"id": "sg:person.016025452237.53", 
            "sameAs": [
              "https://app.dimensions.ai/discover/publication?and_facet_researcher=ur.016025452237.53"
            ], 
            "type": "Person"
          }, 
          {
            "affiliation": {
              "alternateName": "Forest Research, Northern Research Station, EH25 9SY, Roslin, Midlothian, Scotland, UK", 
              "id": "http://www.grid.ac/institutes/grid.479676.d", 
              "name": [
                "Forest Research, Northern Research Station, EH25 9SY, Roslin, Midlothian, Scotland, UK"
              ], 
              "type": "Organization"
            }, 
            "familyName": "Quine", 
            "givenName": "Christopher P.", 
            "id": "sg:person.07577501157.29", 
            "sameAs": [
              "https://app.dimensions.ai/discover/publication?and_facet_researcher=ur.07577501157.29"
            ], 
            "type": "Person"
          }
        ], 
        "citation": [
          {
            "id": "sg:pub.10.1007/bf00124663", 
            "sameAs": [
              "https://app.dimensions.ai/details/publication/pub.1003576930", 
              "https://doi.org/10.1007/bf00124663"
            ], 
            "type": "CreativeWork"
          }, 
          {
            "id": "sg:pub.10.1023/a:1026062530600", 
            "sameAs": [
              "https://app.dimensions.ai/details/publication/pub.1033424016", 
              "https://doi.org/10.1023/a:1026062530600"
            ], 
            "type": "CreativeWork"
          }, 
          {
            "id": "sg:pub.10.1038/371065a0", 
            "sameAs": [
              "https://app.dimensions.ai/details/publication/pub.1038381470", 
              "https://doi.org/10.1038/371065a0"
            ], 
            "type": "CreativeWork"
          }, 
          {
            "id": "sg:pub.10.1007/s10980-005-0166-1", 
            "sameAs": [
              "https://app.dimensions.ai/details/publication/pub.1035338508",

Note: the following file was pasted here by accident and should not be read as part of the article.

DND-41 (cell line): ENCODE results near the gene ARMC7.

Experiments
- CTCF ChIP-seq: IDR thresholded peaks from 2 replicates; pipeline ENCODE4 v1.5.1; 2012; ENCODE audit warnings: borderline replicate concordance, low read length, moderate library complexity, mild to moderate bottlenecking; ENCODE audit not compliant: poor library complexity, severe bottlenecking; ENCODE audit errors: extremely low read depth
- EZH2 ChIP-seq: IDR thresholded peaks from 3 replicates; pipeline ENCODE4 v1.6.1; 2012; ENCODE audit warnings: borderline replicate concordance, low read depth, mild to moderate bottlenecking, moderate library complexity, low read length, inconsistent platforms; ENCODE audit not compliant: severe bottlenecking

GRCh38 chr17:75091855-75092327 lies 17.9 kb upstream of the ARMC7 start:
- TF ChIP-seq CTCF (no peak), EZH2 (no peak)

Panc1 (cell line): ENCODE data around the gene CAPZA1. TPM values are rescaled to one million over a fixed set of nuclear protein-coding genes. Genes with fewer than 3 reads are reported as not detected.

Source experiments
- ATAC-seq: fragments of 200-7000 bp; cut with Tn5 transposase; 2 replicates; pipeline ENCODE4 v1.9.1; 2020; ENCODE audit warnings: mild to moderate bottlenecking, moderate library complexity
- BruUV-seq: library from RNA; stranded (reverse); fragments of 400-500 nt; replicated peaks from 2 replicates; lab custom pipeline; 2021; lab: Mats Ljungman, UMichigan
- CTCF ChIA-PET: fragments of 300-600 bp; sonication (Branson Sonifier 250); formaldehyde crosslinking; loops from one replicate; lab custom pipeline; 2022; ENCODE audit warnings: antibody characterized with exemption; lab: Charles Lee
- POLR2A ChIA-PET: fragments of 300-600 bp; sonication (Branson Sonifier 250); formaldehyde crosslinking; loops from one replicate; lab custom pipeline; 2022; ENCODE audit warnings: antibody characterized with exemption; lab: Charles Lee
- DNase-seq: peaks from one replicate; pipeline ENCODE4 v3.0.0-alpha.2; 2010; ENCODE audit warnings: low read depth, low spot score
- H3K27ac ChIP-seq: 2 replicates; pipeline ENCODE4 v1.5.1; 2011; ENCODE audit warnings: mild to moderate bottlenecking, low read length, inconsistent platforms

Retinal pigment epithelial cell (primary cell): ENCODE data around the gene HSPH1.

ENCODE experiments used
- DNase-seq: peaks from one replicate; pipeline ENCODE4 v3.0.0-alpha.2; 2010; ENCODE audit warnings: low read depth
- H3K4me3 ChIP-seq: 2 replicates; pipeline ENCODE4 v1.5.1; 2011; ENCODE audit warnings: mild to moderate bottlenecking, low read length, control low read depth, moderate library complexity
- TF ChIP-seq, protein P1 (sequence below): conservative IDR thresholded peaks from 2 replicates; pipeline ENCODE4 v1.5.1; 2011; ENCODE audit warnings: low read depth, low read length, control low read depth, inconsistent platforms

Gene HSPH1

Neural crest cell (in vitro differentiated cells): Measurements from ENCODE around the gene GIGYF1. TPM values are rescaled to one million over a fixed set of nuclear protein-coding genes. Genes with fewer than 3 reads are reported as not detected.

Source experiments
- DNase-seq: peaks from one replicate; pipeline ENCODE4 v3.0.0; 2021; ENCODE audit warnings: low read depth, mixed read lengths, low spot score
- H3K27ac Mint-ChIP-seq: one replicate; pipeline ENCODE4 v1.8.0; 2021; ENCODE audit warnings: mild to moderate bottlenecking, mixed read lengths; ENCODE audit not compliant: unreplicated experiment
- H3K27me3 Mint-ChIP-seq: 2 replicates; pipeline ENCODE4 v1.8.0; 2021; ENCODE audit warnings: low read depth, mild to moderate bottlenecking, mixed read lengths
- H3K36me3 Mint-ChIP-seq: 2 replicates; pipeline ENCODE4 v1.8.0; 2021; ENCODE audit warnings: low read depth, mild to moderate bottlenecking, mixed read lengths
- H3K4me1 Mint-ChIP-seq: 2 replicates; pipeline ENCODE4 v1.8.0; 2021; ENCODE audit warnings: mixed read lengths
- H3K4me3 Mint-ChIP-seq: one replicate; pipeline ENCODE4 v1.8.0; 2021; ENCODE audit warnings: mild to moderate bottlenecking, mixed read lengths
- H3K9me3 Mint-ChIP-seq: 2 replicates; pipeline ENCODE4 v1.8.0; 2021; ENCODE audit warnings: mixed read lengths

"https://doi.org/10.1007/s10980-005-0166-1"
            ], 
            "type": "CreativeWork"
          }, 
          {
            "id": "sg:pub.10.1038/sj.hdy.6800917", 
            "sameAs": [
              "https://app.dimensions.ai/details/publication/pub.1038609553", 
              "https://doi.org/10.1038/sj.hdy.6800917"
            ], 
            "type": "CreativeWork"
          }, 
          {
            "id": "sg:pub.10.1007/s10980-007-9118-2", 
            "sameAs": [
              "https://app.dimensions.ai/details/publication/pub.1037584126", 
              "https://doi.org/10.1007/s10980-007-9118-2"
            ], 
            "type": "CreativeWork"
          }, 
          {
            "id": "sg:pub.10.1038/nature02121", 
            "sameAs": [
              "https://app.dimensions.ai/details/publication/pub.1034096020", 
              "https://doi.org/10.1038/nature02121"
            ], 
            "type": "CreativeWork"
          }, 
          {
            "id": "sg:pub.10.1038/35008063", 
            "sameAs": [
              "https://app.dimensions.ai/details/publication/pub.1053429310", 
              "https://doi.org/10.1038/35008063"
            ], 
            "type": "CreativeWork"
          }, 
          {
            "id": "sg:pub.10.1023/a:1014475908949", 
            "sameAs": [
              "https://app.dimensions.ai/details/publication/pub.1035072056", 
              "https://doi.org/10.1023/a:1014475908949"
            ], 
            "type": "CreativeWork"
          }, 
          {
            "id": "sg:pub.10.1023/a:1008040001801", 
            "sameAs": [
              "https://app.dimensions.ai/details/publication/pub.1012441893", 
              "https://doi.org/10.1023/a:1008040001801"
            ], 
            "type": "CreativeWork"
          }, 
          {
            "id": "sg:pub.10.1007/s10980-004-3162-y", 
            "sameAs": [
              "https://app.dimensions.ai/details/publication/pub.1013807621", 
              "https://doi.org/10.1007/s10980-004-3162-y"
            ], 
            "type": "CreativeWork"
          }, 
          {
            "id": "sg:pub.10.1007/s10531-009-9750-z", 
            "sameAs": [
              "https://app.dimensions.ai/details/publication/pub.1029909100", 
              "https://doi.org/10.1007/s10531-009-9750-z"
            ], 
            "type": "CreativeWork"
          }, 
          {
            "id": "sg:pub.10.1023/a:1007961006232", 
            "sameAs": [
              "https://app.dimensions.ai/details/publication/pub.1006887260", 
              "https://doi.org/10.1023/a:1007961006232"
            ], 
            "type": "CreativeWork"
          }, 
          {
            "id": "sg:pub.10.1023/a:1022908109982", 
            "sameAs": [
              "https://app.dimensions.ai/details/publication/pub.1033368506",